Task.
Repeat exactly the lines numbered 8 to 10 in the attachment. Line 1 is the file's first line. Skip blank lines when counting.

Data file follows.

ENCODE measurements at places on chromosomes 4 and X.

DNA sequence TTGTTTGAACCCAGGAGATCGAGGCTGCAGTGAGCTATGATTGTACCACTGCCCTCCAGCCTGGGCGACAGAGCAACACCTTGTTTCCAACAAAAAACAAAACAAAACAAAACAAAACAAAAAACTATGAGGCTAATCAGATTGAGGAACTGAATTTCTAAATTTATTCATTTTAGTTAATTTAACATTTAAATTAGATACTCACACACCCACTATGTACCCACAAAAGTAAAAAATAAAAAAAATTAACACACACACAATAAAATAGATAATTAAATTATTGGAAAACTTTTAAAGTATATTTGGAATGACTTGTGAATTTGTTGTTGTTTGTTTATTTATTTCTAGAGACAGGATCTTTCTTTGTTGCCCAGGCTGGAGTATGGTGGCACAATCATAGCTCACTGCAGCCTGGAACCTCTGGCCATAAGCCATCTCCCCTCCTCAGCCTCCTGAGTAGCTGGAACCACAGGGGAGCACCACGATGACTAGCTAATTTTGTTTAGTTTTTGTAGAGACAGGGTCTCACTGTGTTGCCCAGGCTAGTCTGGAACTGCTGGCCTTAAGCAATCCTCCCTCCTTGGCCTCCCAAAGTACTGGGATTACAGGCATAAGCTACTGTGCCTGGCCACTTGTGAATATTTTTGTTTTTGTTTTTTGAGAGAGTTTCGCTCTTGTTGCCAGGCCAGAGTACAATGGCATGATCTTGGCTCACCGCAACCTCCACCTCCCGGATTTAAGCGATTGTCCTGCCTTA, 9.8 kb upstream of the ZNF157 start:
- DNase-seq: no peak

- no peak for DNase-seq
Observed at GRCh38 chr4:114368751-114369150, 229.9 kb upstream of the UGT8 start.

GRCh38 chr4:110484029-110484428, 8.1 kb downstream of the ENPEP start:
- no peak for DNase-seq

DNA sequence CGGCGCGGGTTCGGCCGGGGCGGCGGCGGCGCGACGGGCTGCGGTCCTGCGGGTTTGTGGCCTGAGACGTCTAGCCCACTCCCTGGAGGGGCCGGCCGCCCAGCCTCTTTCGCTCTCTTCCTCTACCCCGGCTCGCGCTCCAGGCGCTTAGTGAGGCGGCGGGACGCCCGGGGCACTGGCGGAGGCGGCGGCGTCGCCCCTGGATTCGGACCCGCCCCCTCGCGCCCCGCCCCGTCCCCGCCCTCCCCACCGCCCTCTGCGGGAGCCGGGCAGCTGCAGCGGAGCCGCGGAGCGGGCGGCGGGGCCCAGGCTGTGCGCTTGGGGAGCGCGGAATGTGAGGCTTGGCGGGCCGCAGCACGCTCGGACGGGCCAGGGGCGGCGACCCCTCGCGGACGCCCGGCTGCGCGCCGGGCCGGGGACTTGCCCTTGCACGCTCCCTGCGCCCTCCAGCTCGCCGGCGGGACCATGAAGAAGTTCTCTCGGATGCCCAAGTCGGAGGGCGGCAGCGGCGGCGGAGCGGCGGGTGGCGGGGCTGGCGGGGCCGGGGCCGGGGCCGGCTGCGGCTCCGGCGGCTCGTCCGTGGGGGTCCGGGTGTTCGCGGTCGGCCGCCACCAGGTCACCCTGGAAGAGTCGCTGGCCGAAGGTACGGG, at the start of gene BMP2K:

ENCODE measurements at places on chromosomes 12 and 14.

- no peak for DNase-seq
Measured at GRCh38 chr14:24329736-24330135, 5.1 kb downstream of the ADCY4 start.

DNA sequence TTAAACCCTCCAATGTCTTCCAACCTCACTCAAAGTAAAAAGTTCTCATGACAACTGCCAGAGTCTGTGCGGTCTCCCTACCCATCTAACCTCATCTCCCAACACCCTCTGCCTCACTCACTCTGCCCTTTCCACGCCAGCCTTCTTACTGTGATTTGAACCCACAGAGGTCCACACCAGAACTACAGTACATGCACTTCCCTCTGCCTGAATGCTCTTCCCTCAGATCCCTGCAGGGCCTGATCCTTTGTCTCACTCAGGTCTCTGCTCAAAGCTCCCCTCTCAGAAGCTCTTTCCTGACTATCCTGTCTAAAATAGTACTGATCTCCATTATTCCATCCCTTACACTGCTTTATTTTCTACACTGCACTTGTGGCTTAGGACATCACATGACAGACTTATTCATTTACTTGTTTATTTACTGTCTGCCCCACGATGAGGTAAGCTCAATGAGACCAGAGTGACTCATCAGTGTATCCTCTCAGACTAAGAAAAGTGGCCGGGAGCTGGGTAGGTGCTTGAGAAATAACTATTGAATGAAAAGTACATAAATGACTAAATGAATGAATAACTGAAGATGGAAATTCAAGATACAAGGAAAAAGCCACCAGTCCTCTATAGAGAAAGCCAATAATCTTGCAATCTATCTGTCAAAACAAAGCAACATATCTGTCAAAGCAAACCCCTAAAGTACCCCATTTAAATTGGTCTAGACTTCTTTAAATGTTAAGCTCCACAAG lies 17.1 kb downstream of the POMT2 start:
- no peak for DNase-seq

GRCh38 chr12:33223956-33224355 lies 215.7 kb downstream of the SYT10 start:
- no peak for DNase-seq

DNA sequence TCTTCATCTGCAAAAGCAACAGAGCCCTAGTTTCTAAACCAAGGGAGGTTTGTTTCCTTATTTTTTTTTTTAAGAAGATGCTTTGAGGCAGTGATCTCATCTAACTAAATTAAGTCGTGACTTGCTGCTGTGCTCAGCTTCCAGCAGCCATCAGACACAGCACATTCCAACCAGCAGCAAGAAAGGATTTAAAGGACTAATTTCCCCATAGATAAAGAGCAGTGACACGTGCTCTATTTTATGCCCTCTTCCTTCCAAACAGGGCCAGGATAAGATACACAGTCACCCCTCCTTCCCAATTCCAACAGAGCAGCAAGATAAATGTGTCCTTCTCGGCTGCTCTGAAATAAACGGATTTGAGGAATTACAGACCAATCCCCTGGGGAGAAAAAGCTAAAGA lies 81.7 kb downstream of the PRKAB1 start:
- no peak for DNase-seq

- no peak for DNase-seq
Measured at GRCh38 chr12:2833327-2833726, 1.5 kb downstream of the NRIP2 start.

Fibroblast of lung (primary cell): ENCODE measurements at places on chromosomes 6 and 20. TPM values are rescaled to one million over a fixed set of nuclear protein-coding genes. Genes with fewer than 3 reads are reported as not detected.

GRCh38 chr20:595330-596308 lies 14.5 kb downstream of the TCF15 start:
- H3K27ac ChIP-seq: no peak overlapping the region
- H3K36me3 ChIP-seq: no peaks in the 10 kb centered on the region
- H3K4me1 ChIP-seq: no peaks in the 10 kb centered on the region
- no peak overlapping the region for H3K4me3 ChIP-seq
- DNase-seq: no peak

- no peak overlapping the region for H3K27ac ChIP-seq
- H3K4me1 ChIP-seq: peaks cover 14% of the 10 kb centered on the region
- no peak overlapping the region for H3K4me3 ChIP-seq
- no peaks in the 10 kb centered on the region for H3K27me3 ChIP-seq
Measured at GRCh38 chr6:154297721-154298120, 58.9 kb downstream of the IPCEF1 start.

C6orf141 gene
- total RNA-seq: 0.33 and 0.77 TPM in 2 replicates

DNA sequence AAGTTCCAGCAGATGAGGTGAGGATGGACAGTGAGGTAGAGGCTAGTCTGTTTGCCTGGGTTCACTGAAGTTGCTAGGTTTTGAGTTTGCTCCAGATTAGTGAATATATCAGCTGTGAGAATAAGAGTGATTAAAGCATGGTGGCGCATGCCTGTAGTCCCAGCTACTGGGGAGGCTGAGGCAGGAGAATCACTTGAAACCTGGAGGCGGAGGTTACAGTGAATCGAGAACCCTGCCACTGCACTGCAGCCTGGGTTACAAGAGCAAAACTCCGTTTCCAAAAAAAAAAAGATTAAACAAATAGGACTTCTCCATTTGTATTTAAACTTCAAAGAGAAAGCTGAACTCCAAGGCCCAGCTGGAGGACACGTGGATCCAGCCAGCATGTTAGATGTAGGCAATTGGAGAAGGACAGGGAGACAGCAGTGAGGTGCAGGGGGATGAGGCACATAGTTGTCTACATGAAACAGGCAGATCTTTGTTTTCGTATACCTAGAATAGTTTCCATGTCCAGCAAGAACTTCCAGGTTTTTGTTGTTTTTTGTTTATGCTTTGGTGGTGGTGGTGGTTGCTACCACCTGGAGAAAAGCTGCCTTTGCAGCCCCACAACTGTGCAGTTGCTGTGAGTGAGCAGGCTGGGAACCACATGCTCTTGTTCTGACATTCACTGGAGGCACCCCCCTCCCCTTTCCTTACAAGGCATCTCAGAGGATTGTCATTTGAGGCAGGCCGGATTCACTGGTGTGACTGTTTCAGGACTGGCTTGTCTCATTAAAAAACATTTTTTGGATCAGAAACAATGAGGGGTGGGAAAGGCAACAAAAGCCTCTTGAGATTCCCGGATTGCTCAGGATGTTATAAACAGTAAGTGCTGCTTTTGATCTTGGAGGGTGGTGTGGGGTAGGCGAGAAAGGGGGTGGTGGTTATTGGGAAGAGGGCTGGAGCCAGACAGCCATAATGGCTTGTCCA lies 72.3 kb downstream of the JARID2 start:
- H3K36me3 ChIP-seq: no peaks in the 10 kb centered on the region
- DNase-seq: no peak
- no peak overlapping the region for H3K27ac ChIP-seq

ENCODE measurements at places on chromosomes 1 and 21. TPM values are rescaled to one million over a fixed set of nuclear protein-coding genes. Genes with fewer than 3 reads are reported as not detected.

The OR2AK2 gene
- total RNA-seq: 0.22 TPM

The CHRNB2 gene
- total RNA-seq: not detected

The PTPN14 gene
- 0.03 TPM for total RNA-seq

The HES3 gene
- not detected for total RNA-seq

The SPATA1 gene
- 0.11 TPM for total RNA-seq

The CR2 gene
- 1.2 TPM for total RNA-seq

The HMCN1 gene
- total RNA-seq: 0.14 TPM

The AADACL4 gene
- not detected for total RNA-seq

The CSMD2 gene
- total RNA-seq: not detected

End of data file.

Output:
DNA sequence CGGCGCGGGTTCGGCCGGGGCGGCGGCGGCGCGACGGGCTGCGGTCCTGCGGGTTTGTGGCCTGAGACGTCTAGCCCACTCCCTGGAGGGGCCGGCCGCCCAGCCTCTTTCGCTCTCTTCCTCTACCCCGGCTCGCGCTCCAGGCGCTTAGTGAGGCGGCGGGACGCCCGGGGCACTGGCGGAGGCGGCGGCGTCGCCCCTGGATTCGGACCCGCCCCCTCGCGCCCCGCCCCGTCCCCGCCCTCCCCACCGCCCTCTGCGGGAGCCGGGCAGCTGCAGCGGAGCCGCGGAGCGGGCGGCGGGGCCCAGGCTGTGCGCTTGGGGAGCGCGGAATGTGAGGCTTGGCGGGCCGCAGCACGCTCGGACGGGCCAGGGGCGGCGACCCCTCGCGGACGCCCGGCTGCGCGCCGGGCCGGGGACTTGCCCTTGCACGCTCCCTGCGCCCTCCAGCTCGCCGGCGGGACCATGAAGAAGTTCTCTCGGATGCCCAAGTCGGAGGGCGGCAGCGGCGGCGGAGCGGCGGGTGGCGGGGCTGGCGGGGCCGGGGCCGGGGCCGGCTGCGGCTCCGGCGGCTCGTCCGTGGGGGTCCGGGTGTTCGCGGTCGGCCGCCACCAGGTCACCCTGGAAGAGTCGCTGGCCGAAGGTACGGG, at the start of gene BMP2K:

ENCODE measurements at places on chromosomes 12 and 14.

- no peak for DNase-seq